<p>However, after leaving Solent, Ross studied History at the School of Slavonic and East European Studies, now part of the UCL, a move that was somewhat out of keeping with the rest of his career. Ross was made a fellow of the school in 2006 in recognition of his services to broadcasting.</p>
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Rumours that the star wants to move on to pastures new

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Oscar Pistorius sentencing: The athlete's wealth and notoriety have provoked a long overdue debate on South African prisons

'They poured water on, then electrified me...'

If Oscar Pistorius is sent to jail, his experience will not be that of other inmates
James Wharton: The former Guard now fighting discrimination against gay soldiers

The former Guard now fighting discrimination against gay soldiers

Life after the Army has brought new battles for the LGBT activist James Wharton
Ebola in the US: Panic over the virus threatens to infect President Obama's midterms

Panic over Ebola threatens to infect the midterms

Just one person has died, yet November's elections may be affected by what Republicans call 'Obama's Katrina', says Rupert Cornwell
Premier League coaches join the RSC to swap the tricks of their trades

Darling, you were fabulous! But offside...

Premier League coaches are joining the RSC to learn acting skills, and in turn they will teach its actors to play football. Nick Clark finds out why
How to dress with authority: Kirsty Wark and Camila Batmanghelidjh discuss the changing role of fashion in women's workwear

How to dress with authority

Kirsty Wark and Camila Batmanghelidjh discuss the changing role of fashion in women's workwear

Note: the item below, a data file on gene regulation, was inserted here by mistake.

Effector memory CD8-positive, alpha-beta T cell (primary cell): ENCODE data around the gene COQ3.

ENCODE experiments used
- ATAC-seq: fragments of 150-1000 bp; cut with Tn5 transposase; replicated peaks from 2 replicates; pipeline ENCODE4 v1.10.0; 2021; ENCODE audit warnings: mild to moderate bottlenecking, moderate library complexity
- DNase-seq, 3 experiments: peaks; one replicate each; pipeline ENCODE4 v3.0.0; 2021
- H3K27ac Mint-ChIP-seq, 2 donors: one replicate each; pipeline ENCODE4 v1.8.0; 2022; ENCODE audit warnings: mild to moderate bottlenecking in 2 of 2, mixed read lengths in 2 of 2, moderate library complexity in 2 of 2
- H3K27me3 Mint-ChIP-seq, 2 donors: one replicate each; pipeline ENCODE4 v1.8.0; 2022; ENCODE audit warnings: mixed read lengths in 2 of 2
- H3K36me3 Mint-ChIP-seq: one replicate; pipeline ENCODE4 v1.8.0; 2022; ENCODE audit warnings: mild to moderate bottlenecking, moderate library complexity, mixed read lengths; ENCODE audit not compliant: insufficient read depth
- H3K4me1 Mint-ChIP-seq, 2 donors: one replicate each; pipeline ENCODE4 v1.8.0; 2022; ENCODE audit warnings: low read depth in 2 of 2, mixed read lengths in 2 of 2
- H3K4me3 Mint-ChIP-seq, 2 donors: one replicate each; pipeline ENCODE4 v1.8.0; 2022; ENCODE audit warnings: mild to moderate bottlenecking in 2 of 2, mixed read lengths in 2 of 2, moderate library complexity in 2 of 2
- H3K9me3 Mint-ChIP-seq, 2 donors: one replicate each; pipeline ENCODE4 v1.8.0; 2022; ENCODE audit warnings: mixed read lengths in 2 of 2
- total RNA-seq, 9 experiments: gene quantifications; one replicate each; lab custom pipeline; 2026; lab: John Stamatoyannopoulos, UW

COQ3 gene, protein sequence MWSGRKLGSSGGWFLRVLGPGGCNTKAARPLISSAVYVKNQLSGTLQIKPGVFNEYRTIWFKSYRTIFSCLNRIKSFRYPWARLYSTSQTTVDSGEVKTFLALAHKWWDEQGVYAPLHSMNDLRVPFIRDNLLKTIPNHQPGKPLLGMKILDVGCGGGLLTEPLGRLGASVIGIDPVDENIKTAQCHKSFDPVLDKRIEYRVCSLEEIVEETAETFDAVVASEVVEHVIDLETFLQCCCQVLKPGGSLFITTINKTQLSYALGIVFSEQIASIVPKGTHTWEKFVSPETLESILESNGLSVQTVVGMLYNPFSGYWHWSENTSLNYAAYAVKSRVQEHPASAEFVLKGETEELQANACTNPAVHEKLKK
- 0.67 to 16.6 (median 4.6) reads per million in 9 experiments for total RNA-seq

New book on Joy Division's Ian Curtis sheds new light on the life of the late singer

New book on Ian Curtis sheds fresh light on the life of the late singer

'Joy Division were making art... Ian was for real' says author Jon Savage
Sean Harris: A rare interview with British acting's secret weapon

Sean Harris: A rare interview with British acting's secret weapon

The Bafta-winner talks Hollywood, being branded a psycho, and how Barbra Streisand is his true inspiration
Tim Minchin, interview: The musician, comedian and world's favourite ginger is on scorching form

Tim Minchin interview

For a no-holds-barred comedian who is scathing about woolly thinking and oppressive religiosity, he is surprisingly gentle in person
Boris Johnson's boozing won't win the puritan vote

Boris's boozing won't win the puritan vote

Many of us Brits still disapprove of conspicuous consumption – it's the way we were raised, says DJ Taylor
Ash frontman Tim Wheeler reveals how he came to terms with his father's dementia

Tim Wheeler: Alzheimer's, memories and my dad

Wheeler's dad suffered from Alzheimer's for three years. When he died, there was only one way the Ash frontman knew how to respond: with a heartfelt solo album
Hugh Bonneville & Peter James: 'Peter loves his classic cars; I've always pootled along fine with a Mini Metro. I think I lack his panache'

How We Met: Hugh Bonneville & Peter James

'Peter loves his classic cars; I've always pootled along fine with a Mini Metro. I think I lack his panache'
Bill Granger recipes: Our chef's heavenly crab dishes don't need hours of preparation

Bill Granger's heavenly crab recipes

Scared off by the strain of shelling a crab? Let a fishmonger do the hard work so you can focus on getting the flavours right
Radamel Falcao: How faith and love drive the Colombian to glory

Radamel Falcao: How faith and love drive the Colombian to glory

After a remarkable conversion from reckless defender to prolific striker, Monaco's ace says he wants to make his loan deal at Old Trafford permanent
Terry Venables: Premier League managers must not be allowed to dictate who plays and who does not play for England

Terry Venables column

Premier League managers must not be allowed to dictate who plays and who does not play for England
The Inside Word: Brendan Rodgers looks to the future while Roy Hodgson is ghost of seasons past

Michael Calvin's Inside Word

Brendan Rodgers looks to the future while Roy Hodgson is ghost of seasons past